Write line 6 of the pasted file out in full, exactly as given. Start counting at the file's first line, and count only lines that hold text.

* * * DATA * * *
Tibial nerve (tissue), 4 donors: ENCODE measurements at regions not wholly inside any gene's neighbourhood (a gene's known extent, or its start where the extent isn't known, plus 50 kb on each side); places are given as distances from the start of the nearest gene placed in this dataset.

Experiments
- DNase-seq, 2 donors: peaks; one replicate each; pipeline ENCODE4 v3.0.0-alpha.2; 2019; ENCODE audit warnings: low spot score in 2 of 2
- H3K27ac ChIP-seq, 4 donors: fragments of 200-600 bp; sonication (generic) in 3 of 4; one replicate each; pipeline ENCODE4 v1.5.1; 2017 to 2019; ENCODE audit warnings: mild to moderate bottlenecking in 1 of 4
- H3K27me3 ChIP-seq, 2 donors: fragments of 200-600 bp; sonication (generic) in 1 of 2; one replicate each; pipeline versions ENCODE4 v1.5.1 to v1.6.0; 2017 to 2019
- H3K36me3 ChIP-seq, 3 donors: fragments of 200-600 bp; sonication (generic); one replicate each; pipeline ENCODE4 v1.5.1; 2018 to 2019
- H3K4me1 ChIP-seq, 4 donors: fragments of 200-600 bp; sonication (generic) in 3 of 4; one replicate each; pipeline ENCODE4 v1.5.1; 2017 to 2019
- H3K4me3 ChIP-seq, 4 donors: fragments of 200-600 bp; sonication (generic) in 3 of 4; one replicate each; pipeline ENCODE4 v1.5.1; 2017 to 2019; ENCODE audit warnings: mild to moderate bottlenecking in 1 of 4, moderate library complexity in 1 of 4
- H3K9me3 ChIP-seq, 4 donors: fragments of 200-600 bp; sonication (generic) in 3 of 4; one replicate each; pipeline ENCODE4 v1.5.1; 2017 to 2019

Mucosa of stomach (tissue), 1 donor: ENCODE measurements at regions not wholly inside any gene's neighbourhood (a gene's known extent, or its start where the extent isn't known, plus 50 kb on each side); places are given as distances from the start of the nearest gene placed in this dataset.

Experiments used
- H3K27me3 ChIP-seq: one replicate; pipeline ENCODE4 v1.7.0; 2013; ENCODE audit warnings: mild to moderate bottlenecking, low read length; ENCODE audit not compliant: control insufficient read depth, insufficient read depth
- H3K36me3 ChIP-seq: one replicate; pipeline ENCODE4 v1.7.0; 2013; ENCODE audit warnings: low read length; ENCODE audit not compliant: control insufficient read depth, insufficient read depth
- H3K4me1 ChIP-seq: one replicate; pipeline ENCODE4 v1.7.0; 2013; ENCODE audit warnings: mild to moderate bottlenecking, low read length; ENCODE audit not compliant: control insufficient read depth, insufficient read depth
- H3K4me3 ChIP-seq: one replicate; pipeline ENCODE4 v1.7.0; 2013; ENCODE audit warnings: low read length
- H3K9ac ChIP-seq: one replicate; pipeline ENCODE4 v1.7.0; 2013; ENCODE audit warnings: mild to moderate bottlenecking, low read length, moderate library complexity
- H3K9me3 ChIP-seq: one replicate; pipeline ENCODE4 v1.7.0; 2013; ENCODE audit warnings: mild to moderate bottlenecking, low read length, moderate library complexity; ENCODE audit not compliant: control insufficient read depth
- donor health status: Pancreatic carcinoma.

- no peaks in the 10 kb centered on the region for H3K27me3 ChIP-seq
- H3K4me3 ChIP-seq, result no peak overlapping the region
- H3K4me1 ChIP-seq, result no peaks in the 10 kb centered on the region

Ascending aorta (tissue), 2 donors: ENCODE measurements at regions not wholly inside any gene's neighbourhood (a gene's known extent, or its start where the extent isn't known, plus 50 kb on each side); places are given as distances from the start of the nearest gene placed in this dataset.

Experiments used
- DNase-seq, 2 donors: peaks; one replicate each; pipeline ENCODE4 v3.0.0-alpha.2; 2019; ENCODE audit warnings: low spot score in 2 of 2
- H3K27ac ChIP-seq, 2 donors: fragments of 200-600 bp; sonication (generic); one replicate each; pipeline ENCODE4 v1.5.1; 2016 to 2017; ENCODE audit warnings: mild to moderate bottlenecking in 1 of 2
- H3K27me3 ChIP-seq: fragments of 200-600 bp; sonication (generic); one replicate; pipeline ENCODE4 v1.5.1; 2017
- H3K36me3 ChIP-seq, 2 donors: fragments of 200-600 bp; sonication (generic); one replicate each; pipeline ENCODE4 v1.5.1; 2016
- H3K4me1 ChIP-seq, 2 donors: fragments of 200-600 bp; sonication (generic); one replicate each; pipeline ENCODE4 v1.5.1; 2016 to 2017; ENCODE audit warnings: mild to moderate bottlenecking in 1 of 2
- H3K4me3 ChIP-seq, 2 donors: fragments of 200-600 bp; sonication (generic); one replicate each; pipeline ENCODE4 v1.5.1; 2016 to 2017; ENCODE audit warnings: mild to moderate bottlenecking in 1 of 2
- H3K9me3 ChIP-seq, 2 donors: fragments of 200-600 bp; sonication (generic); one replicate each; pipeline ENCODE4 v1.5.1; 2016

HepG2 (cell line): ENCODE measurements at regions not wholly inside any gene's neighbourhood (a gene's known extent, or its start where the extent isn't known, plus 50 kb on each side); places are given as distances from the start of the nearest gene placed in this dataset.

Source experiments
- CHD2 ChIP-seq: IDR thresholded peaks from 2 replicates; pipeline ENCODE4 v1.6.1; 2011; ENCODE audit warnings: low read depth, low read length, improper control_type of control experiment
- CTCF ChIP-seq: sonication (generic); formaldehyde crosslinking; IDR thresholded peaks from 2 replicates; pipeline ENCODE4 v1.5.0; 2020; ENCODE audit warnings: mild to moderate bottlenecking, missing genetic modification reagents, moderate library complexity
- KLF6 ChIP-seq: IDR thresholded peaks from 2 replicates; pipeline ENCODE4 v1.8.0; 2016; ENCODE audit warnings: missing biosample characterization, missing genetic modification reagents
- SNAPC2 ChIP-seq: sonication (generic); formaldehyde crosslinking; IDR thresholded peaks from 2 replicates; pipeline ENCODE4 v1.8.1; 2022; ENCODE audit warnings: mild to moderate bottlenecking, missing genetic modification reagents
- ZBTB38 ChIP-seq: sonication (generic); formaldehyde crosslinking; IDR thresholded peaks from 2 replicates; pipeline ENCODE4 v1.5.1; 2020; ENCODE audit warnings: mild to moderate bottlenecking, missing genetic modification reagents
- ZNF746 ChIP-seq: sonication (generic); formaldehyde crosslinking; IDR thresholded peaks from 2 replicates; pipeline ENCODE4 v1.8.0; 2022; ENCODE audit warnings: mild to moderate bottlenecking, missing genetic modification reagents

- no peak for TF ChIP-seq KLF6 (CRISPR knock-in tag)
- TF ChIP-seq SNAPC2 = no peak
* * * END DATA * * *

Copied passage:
- H3K36me3 ChIP-seq, 3 donors: fragments of 200-600 bp; sonication (generic); one replicate each; pipeline ENCODE4 v1.5.1; 2018 to 2019